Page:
Monday, June 22, 2015

Our Enemy: The Universe!

If you missed the last few PPC reviews of Captain Marvel--wow, have you missed a lot! Because not only have we seen the good Captain become involved with the first grab for power by none other than Thanos--not only has Mar-vell cast off his life as a warrior and chosen a new role as a cosmically-aware protector of the universe--but we've also seen the devilish plans of Thanos come to a head, as the mad Titan has used the Cosmic Cube to transform himself into an all-powerful threat to life!

And as if to underscore things "coming to a head"...

We've arrived at the penultimate issue in this Captain Marvel story that's been developing through the efforts of writer/artist Jim Starlin, as Thanos at last gains ultimate power while those who oppose him fight an uphill struggle for their lives. Mar-vell looks ready for action on the issue's cover--but with his foe having achieved what he schemed for, can he hope to turn things around at this point, much less prevail?

One of Mar-vell's group who predictably takes a different attitude towards their chances against Thanos is of course the Destroyer, whose fanaticism in bringing an end to Thanos often explodes without warning; in fact, if you looked up either the word "tenacious" or the term "loose cannon," there you'd likely find a picture of the Destroyer. Thanos has either outwitted or outfought him at every turn, yet the Destroyer is relentless in his sole task. And the fact that his enemy has now become part of everything in the universe and is thus quite beyond his reach has altered his mission not at all.

(It's hard to say which is more ludicrous: the Destroyer blasting away at the observatory viewscreen where his target appears, or the viewscreen image firing back. Then again, since Thanos is part of everything, perhaps a viewscreen is as good a target as any; though if you extend the logic, the Destroyer could have also opened fire on the air conditioner, or Moondragon's earring, or, for that matter, Mar-vell's foot.)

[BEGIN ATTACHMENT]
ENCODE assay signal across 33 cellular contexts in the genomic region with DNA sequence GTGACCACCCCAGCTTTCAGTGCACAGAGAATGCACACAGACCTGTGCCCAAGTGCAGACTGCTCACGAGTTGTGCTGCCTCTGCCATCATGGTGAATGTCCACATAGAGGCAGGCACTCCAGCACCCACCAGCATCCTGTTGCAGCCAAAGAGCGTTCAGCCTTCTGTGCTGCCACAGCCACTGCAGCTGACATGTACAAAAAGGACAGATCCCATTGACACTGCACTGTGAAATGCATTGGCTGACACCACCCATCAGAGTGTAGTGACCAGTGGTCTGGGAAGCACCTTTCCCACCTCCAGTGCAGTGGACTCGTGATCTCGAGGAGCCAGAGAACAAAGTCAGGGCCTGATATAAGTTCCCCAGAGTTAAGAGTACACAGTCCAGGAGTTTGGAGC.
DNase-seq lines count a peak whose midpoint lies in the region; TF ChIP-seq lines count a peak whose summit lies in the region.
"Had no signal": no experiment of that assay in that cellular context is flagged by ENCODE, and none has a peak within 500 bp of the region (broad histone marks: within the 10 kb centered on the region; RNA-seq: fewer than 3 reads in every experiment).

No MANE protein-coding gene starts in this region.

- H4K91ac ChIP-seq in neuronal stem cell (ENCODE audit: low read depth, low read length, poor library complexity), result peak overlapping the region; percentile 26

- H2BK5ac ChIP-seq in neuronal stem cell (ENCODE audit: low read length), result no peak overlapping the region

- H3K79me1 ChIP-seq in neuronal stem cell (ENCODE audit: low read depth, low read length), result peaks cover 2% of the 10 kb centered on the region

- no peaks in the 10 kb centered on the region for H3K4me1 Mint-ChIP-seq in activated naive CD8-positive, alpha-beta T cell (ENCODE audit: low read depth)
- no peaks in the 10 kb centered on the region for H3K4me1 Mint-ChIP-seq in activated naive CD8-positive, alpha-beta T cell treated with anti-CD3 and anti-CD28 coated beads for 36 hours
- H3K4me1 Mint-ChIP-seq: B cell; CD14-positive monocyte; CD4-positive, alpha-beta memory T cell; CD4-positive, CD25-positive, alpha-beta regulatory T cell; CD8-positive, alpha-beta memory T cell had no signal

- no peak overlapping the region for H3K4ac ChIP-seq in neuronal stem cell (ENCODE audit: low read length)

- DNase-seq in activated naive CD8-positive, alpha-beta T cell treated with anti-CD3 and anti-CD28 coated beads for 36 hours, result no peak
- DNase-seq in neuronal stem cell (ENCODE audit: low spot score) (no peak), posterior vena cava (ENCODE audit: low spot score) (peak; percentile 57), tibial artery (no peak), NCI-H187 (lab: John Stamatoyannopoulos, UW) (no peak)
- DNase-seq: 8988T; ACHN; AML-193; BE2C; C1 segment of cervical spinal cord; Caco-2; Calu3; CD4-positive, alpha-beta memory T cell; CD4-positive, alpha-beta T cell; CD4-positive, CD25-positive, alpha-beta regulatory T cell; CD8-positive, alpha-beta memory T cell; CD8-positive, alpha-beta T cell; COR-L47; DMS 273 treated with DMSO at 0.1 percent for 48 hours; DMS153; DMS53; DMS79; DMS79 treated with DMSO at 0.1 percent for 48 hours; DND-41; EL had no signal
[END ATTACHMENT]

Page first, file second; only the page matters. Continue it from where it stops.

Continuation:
If nothing else, the Destroyer's outburst has probably distracted Thanos sufficiently to prevent him from wiping them out at a stroke--but it's a brief respite at best, since the observatory's destruction has buried the Destroyer and halted his attack. Soon enough, things begin to go badly for this "resistance movement." Moondragon has been seriously injured by the explosion, forcing Mentor to withdraw and care for her; and another attack by Thanos takes Eros out of the fight. That leaves only Mar-vell and Iron Man to attempt to reach the Hall of Science in order to enlist the knowledge of Isaac, the world-computer of Titan, in the struggle against Thanos.

Though, again, if Thanos is a part of everything, he's a part of Isaac, so what would be the point of such consultation? Starlin seems to be taking the approach of having Thanos "turn his attention" to matters, even in his godlike state, which suggests he's going through a period of acclimation. It's frankly the only way this story could realistically proceed at this point, and it works well enough. Otherwise, Thanos would be aware of the plans of Mar-vell and Iron Man the instant they'd formed them. He is Mar-vell and Iron Man.

Yet, when Thanos "turns his attention" to them, his adjustment period doesn't quite explain why he deals with them with more conventional means, rather than obliterating them--particularly if he considers them to be a clear and present danger to him. Perhaps he places too much trust in his still-constant companion, the hooded figure of Death itself, to bring about their end more swiftly than "she" chooses to:

Iron Man is quickly taken out by these creatures, leaving Mar-vell to face this swarm of demons on his own. The situation, to put it mildly, does not look good.